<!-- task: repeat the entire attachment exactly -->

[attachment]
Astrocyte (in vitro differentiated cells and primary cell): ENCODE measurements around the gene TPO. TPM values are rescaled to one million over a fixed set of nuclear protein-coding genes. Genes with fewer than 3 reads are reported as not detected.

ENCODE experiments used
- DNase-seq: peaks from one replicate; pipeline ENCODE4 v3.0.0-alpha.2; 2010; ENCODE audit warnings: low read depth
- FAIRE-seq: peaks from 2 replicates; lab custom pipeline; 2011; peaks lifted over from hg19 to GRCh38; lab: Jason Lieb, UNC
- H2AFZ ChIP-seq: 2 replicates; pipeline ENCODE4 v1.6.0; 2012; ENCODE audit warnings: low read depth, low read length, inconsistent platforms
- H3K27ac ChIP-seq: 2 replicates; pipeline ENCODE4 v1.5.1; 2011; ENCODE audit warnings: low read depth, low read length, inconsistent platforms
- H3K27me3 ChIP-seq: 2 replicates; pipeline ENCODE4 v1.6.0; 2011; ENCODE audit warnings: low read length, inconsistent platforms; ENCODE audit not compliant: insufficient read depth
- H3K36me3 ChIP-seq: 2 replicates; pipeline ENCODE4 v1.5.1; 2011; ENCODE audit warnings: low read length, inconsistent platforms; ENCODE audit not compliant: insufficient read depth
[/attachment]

Astrocyte (in vitro differentiated cells and primary cell): ENCODE measurements around the gene TPO. TPM values are rescaled to one million over a fixed set of nuclear protein-coding genes. Genes with fewer than 3 reads are reported as not detected.

ENCODE experiments used
- DNase-seq: peaks from one replicate; pipeline ENCODE4 v3.0.0-alpha.2; 2010; ENCODE audit warnings: low read depth
- FAIRE-seq: peaks from 2 replicates; lab custom pipeline; 2011; peaks lifted over from hg19 to GRCh38; lab: Jason Lieb, UNC
- H2AFZ ChIP-seq: 2 replicates; pipeline ENCODE4 v1.6.0; 2012; ENCODE audit warnings: low read depth, low read length, inconsistent platforms
- H3K27ac ChIP-seq: 2 replicates; pipeline ENCODE4 v1.5.1; 2011; ENCODE audit warnings: low read depth, low read length, inconsistent platforms
- H3K27me3 ChIP-seq: 2 replicates; pipeline ENCODE4 v1.6.0; 2011; ENCODE audit warnings: low read length, inconsistent platforms; ENCODE audit not compliant: insufficient read depth
- H3K36me3 ChIP-seq: 2 replicates; pipeline ENCODE4 v1.5.1; 2011; ENCODE audit warnings: low read length, inconsistent platforms; ENCODE audit not compliant: insufficient read depth